During mass the priest notices the now familiar stranger. He catches the hi-sign from the staff: Yep, the guy laid a grand in the plate. After the service the priest makes like a minister and heads for the exit, catch the congregation on the way out. He accosts and welcomes the stranger.
Hello, welcome to our church, to our celebration of our immortality through the sacrifice of Jesus Christ, our Lord. Etc., etc. The priest bends over backwards to say that the guy is welcome, that if he’d like instruction in the faith, it’s available, that getting baptized … blah blah … and makes sure to emphasize the main point: You’re welcome without any money, but we sure appreciate generosity.
The guy says Sure, it’s just a little something. Think nothing of it.
With the priest now relaxed, semi-comfortable with the guy, the priest asks what he can do for him, what he likes about the Roman Catholic service, etc.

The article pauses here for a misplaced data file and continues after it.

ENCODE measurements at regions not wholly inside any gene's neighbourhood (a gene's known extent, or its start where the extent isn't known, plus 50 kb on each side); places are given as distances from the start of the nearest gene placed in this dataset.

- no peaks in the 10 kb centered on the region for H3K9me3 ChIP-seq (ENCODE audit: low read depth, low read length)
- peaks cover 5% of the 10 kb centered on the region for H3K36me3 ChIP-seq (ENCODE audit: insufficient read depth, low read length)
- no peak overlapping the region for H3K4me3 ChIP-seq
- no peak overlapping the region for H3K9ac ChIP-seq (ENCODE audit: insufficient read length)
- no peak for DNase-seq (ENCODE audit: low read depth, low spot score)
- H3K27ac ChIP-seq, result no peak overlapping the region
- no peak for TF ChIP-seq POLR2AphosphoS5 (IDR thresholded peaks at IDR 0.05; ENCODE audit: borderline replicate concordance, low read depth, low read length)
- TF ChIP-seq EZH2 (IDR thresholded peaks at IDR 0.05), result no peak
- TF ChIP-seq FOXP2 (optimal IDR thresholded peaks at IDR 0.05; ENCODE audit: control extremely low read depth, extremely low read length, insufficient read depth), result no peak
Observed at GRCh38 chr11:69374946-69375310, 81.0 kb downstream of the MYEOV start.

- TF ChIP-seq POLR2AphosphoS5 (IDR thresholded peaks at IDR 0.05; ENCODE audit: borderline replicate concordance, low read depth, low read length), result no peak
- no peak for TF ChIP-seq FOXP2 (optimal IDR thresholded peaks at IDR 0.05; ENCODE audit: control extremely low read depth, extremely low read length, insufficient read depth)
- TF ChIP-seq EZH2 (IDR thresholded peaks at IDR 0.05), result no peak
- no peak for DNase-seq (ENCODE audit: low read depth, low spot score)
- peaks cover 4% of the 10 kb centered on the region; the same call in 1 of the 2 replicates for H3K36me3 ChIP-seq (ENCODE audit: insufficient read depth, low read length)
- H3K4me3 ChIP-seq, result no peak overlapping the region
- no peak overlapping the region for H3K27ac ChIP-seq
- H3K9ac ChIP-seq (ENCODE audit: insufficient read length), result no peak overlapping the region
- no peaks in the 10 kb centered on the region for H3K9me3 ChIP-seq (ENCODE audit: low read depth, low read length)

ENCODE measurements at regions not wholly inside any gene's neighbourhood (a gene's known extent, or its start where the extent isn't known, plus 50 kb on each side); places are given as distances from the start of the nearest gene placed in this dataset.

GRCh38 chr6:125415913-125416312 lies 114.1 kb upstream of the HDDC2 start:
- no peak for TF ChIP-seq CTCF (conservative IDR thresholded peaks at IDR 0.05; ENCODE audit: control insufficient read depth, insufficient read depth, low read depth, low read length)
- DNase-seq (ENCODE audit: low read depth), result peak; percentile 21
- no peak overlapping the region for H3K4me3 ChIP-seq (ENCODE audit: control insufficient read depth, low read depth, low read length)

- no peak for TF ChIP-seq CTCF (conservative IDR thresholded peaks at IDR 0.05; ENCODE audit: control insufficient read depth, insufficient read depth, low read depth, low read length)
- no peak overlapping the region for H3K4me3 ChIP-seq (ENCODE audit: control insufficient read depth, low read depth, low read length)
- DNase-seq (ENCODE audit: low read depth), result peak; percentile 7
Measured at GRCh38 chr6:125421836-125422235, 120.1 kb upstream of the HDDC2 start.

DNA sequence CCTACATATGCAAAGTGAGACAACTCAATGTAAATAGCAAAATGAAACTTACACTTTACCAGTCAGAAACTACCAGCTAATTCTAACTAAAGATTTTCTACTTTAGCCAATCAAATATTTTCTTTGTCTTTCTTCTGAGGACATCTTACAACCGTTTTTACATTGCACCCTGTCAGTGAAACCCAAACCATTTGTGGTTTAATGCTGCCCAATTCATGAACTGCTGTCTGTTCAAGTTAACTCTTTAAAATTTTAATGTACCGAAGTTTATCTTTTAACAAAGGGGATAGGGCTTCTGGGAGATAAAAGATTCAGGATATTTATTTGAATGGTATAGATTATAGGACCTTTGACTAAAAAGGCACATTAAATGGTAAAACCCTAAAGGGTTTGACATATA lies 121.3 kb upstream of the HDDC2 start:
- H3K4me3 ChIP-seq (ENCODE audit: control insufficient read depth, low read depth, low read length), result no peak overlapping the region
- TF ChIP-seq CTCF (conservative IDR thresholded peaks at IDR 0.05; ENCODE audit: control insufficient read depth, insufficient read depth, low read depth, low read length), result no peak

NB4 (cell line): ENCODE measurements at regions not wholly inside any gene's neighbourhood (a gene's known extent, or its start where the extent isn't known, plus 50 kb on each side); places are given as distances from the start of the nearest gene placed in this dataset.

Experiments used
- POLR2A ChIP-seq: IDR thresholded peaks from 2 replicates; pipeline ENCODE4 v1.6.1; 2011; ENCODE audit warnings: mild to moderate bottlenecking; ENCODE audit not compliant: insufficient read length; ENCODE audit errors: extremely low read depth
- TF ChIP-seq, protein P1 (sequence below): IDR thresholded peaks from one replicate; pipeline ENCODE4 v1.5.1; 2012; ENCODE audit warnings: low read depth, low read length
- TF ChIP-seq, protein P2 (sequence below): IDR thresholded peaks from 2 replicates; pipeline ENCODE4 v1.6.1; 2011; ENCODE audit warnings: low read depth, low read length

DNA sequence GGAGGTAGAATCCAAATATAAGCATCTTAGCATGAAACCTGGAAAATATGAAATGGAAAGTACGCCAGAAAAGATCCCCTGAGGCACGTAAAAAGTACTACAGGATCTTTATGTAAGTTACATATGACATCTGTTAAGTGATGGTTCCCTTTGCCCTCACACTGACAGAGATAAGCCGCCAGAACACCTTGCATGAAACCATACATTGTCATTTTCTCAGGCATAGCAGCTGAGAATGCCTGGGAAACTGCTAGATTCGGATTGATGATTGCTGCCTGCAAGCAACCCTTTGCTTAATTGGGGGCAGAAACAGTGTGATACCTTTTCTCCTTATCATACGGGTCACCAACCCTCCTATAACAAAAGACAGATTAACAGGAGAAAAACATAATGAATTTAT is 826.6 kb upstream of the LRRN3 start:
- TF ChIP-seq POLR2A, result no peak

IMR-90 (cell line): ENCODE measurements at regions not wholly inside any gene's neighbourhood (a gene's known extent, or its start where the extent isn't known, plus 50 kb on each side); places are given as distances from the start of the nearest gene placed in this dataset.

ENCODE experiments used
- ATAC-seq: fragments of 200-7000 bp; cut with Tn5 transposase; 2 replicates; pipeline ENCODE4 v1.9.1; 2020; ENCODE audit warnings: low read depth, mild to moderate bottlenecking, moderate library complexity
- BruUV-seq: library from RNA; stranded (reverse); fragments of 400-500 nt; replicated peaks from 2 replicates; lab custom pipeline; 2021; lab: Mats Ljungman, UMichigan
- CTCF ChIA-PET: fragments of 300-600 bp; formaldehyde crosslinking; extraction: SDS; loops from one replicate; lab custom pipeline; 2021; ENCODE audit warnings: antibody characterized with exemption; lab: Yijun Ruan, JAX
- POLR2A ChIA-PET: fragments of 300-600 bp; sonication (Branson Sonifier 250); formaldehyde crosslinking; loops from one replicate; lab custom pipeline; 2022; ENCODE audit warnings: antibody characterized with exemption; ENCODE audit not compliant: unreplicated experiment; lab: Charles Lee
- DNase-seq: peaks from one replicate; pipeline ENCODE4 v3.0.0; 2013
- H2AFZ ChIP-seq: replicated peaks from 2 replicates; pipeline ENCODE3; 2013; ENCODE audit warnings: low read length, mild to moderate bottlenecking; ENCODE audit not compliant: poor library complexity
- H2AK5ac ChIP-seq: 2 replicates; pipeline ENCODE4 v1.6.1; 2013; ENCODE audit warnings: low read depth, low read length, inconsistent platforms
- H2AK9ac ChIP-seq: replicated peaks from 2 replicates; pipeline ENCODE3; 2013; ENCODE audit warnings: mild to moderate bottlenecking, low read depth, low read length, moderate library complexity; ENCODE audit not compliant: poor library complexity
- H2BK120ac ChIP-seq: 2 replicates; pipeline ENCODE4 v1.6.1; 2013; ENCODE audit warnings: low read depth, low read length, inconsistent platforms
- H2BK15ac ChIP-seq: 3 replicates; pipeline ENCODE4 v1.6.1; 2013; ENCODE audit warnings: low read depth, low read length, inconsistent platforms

I like all of it, the guy answers, One thing in particular: you know that part where you say,
And give us this day our daily bread?
Yes, yes, yes, the priest is so eager:
(There are “Jewish” jokes told by Jews and other “Jewish” jokes told against Jews by non-Jews. (And then there are anti-Jewish jokes told by Jews to non-Jews, jockeying for favor.) It’s long seemed clear to me that the best of the Jewish jokes told by Jews to Jews come from the Jews: and I’m lucky enough to have heard a bunch. Who can be sure with anonymous stuff, but I believe that the Jews author the best satires about being commercially “practical” … I’m fairly sure it was David Levy who told me the above joke back in 1956 or 1957. Anyway, notice: the Jews are the least of what’s satirized in it.